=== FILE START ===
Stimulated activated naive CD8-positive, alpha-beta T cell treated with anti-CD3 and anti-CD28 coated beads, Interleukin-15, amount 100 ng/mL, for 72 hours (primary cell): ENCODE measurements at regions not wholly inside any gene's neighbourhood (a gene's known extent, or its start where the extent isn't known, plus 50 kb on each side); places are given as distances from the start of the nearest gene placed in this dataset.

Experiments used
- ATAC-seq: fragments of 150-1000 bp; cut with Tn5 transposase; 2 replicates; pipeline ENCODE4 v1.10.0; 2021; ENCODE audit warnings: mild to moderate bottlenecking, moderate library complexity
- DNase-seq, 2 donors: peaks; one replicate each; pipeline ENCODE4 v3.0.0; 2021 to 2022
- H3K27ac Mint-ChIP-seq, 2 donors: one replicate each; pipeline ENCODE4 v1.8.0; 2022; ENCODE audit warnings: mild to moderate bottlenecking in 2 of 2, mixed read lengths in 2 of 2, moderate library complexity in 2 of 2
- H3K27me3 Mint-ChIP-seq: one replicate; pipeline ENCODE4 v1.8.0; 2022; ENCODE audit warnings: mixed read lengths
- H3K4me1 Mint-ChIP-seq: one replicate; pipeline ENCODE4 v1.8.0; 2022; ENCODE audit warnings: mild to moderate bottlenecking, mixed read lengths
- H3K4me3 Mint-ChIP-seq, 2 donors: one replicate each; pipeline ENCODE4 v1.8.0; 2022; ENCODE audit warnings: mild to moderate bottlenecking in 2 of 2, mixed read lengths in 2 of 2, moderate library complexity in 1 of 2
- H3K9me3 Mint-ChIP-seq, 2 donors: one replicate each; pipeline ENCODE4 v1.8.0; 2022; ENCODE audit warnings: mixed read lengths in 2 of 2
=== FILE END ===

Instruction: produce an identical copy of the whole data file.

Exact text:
Stimulated activated naive CD8-positive, alpha-beta T cell treated with anti-CD3 and anti-CD28 coated beads, Interleukin-15, amount 100 ng/mL, for 72 hours (primary cell): ENCODE measurements at regions not wholly inside any gene's neighbourhood (a gene's known extent, or its start where the extent isn't known, plus 50 kb on each side); places are given as distances from the start of the nearest gene placed in this dataset.

Experiments used
- ATAC-seq: fragments of 150-1000 bp; cut with Tn5 transposase; 2 replicates; pipeline ENCODE4 v1.10.0; 2021; ENCODE audit warnings: mild to moderate bottlenecking, moderate library complexity
- DNase-seq, 2 donors: peaks; one replicate each; pipeline ENCODE4 v3.0.0; 2021 to 2022
- H3K27ac Mint-ChIP-seq, 2 donors: one replicate each; pipeline ENCODE4 v1.8.0; 2022; ENCODE audit warnings: mild to moderate bottlenecking in 2 of 2, mixed read lengths in 2 of 2, moderate library complexity in 2 of 2
- H3K27me3 Mint-ChIP-seq: one replicate; pipeline ENCODE4 v1.8.0; 2022; ENCODE audit warnings: mixed read lengths
- H3K4me1 Mint-ChIP-seq: one replicate; pipeline ENCODE4 v1.8.0; 2022; ENCODE audit warnings: mild to moderate bottlenecking, mixed read lengths
- H3K4me3 Mint-ChIP-seq, 2 donors: one replicate each; pipeline ENCODE4 v1.8.0; 2022; ENCODE audit warnings: mild to moderate bottlenecking in 2 of 2, mixed read lengths in 2 of 2, moderate library complexity in 1 of 2
- H3K9me3 Mint-ChIP-seq, 2 donors: one replicate each; pipeline ENCODE4 v1.8.0; 2022; ENCODE audit warnings: mixed read lengths in 2 of 2